Friday, June 01, 2007

Integrity (Boston, 1989)

Yossi was number two in karate in Israel, and he was saving money to go to Japan and study Zen meditation. I didn’t let myself really get to know him, so instead he was my spy, my security guard whom I seduced to stop guarding the youth hostel for a few dark moments under the moon, my Jew who looked like an Arab, an Indian with something Eastern European about his eyes, more religious than I was. He showed me karate moves, and his eyes were serious. Every day he went out to the wadi alone to practice.

There was a limit to how much I could tempt him, and I wanted his discipline.

He wanted me to come back to Israel, and because he wanted me to, I said I would.

I went back to Boston.

Near the end of the school year, my fellow students were interviewing at investment banking and accounting firms. I didn’t want that kind of job. I decided I should teach English in Japan, until I was at a party where a woman who had spent the previous summer in Taiwan convinced me I could get a lot of work teaching there, plus learn Chinese. Chinese was totally new to me, and was supposed to be hard, so I decided that was a good idea.

After graduation, I worked in a restaurant at Porter Square where a friend of mine from Tufts was the bartender and he’d sneak me tequila shots. My forearms got strong, and I could hold four plates in one arm. My apron was stuffed with cash.

"Are you an artist?" my customer asked, in front of his wife, as I set down their bill.

"Hmmm?" I asked, acting like I didn't really hear him, pushing my shoulders back as I gathered his plate.

"You’re left-handed," he told me. "You must do something creative."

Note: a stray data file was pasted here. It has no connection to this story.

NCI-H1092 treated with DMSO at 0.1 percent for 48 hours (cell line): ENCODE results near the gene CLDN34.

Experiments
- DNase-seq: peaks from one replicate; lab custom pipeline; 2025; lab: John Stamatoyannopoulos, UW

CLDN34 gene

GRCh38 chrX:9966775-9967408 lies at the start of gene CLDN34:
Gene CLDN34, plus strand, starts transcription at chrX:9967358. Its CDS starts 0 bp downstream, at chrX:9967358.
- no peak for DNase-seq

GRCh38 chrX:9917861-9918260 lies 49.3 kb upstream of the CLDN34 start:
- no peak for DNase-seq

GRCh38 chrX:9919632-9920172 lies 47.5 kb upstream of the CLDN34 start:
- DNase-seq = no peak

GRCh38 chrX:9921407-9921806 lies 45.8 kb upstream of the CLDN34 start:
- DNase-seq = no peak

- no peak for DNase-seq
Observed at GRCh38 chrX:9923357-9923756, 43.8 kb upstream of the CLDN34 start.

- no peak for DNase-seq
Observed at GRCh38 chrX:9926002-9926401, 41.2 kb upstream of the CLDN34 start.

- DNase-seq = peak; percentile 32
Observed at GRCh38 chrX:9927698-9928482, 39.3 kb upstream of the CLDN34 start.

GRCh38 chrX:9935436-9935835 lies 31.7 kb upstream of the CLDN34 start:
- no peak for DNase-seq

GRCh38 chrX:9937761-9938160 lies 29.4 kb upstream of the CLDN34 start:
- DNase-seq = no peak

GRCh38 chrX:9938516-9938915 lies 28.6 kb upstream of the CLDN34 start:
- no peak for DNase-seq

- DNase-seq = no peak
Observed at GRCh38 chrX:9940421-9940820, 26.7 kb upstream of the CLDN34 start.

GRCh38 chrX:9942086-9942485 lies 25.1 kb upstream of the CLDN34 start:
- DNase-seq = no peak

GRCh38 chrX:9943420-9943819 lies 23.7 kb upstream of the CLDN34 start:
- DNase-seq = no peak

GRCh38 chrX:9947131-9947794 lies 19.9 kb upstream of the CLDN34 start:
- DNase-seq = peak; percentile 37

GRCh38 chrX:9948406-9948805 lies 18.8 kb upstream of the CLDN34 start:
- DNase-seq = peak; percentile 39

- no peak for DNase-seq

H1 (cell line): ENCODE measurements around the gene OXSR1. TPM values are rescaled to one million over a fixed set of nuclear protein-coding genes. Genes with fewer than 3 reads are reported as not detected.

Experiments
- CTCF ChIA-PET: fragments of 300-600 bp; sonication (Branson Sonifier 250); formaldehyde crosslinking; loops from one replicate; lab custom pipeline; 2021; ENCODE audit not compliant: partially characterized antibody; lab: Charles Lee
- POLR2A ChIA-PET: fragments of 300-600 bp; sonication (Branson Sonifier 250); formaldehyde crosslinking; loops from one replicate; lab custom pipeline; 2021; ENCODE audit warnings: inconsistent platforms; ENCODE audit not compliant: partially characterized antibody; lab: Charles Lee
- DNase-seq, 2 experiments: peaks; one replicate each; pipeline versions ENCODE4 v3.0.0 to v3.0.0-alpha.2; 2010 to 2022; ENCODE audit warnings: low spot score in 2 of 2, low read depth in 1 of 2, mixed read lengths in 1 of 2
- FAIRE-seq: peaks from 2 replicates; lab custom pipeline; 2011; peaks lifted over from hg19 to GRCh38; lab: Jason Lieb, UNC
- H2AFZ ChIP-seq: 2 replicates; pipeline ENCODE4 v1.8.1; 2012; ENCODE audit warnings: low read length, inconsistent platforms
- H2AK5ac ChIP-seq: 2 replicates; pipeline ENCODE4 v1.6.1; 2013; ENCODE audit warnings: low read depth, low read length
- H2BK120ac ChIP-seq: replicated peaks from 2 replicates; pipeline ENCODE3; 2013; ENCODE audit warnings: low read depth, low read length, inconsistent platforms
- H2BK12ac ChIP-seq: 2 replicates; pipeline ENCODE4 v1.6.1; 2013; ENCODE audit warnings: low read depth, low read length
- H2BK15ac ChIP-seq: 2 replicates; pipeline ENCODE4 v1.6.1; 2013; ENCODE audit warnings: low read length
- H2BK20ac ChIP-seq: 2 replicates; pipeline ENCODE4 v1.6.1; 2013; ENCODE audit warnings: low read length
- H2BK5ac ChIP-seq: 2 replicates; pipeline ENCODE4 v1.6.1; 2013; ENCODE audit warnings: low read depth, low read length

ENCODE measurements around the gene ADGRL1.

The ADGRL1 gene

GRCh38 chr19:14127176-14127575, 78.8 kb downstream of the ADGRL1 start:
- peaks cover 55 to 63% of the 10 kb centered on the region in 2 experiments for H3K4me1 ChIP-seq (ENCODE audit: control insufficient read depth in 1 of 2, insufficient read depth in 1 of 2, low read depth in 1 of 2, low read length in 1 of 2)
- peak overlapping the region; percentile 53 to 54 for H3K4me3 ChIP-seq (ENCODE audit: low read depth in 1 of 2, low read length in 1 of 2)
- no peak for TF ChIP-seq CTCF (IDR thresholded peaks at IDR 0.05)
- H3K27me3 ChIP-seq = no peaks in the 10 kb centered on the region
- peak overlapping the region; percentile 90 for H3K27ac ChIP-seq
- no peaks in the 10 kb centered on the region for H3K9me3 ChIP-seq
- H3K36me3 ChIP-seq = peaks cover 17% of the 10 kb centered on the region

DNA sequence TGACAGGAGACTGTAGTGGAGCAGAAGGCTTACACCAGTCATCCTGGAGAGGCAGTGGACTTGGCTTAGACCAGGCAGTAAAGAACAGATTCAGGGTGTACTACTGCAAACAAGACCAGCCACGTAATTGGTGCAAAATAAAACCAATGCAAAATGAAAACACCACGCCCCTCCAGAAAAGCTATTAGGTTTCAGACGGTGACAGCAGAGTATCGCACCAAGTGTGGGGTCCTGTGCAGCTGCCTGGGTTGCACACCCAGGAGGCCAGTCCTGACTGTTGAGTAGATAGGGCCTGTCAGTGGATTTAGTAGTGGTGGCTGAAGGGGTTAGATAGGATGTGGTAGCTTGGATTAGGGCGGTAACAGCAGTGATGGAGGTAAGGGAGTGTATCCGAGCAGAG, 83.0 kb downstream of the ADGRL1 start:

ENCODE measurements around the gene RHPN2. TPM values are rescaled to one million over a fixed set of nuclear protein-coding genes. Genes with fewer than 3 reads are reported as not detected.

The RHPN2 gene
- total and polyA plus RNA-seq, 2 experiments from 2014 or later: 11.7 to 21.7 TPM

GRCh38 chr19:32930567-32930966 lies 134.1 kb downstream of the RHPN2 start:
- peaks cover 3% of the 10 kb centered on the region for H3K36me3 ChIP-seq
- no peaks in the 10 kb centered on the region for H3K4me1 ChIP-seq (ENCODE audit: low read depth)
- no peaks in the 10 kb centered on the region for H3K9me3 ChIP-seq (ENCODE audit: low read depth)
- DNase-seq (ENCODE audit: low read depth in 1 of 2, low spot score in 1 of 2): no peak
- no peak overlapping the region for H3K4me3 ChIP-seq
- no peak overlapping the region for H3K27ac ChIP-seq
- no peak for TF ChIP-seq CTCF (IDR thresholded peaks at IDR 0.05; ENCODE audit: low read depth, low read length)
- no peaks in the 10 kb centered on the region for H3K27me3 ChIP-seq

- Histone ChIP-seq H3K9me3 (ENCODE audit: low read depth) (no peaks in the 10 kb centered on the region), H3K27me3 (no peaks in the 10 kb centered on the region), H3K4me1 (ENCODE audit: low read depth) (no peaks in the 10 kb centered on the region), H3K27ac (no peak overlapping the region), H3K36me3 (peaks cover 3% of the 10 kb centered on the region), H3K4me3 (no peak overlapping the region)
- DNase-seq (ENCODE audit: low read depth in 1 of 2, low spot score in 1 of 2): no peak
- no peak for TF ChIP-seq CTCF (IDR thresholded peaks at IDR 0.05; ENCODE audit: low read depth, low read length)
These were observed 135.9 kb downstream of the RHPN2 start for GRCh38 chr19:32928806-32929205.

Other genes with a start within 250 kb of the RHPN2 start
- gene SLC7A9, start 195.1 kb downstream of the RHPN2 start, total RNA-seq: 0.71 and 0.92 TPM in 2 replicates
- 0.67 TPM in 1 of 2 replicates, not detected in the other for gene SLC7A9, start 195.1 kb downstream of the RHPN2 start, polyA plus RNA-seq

I smiled in as cute and collegiate a way as I could, hoping he’d leave me a big tip, and I could buy my one-way ticket to the Republic of China by the next week. I was swimming every day and knew my 21-year-old body looked okay. The wife just looked at her plate, though there wasn't much of her buttered cod left.

With four plates stacked on one forearm, I raced up the stairs to where Chris was at the bar. I remembered the night on University Ave. where we had fallen asleep on the sofa with my arm around his chest, but we had done nothing. His family had a house on the Vineyard and he couldn't trust his father. He smiled at me and I thought there was always something about bartenders, and without looking at what he was doing he had poured another shot and slipped it across the bar.

When I went back to the table the couple would be gone.

The signed credit card receipt had a blank tip line and no total was written in, which could have been by accident. The guy had seemed so friendly. My throat tasted of Bushmill's whisky, my forearm throbbed, and all I could think of was getting out of that stuffy Boston summer and on that China Air flight to Taipei, fast.

"Xiexie, xiexie," I whispered, to all those who sent me soaring aloft.


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